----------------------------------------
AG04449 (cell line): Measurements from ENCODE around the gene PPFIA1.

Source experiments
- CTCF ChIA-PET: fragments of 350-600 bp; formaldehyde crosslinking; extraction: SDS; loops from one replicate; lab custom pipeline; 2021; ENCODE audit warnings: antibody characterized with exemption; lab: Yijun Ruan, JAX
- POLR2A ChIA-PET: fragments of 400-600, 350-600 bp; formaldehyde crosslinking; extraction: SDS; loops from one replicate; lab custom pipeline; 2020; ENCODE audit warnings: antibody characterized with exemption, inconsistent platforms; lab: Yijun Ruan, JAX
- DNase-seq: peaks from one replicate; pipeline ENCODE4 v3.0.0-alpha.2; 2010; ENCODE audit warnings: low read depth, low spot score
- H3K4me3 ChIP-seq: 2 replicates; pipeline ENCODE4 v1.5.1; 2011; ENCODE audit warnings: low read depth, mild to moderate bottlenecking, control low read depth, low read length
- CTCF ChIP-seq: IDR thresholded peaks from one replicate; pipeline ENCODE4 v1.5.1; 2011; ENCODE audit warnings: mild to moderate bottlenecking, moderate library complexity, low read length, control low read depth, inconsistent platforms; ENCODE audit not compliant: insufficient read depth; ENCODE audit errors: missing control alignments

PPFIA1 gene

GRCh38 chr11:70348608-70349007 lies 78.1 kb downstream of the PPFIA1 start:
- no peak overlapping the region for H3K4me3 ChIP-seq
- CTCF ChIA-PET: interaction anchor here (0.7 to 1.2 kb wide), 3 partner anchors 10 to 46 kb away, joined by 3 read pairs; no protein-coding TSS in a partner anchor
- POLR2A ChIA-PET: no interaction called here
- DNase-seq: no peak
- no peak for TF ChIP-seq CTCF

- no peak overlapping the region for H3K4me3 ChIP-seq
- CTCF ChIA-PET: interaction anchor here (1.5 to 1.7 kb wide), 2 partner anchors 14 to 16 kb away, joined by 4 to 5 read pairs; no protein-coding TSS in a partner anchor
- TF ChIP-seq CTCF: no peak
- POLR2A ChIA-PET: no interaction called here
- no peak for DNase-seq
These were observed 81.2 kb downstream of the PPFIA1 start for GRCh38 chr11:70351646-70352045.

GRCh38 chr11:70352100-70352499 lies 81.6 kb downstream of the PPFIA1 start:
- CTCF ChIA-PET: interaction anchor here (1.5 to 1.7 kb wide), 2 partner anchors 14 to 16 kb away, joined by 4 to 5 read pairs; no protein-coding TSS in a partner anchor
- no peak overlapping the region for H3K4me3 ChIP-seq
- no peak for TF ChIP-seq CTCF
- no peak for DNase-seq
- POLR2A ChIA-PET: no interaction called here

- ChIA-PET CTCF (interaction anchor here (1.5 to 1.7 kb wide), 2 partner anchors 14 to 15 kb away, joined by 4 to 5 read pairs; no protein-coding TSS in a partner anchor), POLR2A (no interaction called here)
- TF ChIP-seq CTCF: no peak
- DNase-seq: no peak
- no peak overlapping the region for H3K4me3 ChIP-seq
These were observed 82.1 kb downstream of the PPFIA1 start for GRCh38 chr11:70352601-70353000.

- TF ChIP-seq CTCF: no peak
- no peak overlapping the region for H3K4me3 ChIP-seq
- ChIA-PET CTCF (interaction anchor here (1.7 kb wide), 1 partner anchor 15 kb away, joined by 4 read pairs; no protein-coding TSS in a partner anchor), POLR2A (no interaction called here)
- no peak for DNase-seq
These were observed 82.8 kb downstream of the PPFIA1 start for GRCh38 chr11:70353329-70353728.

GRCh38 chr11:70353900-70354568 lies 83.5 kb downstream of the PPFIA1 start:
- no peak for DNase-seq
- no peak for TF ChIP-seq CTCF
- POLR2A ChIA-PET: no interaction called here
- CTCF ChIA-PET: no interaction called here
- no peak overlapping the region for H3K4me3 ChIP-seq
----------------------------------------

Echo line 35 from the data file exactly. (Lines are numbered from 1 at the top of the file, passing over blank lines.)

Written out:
- no peak for DNase-seq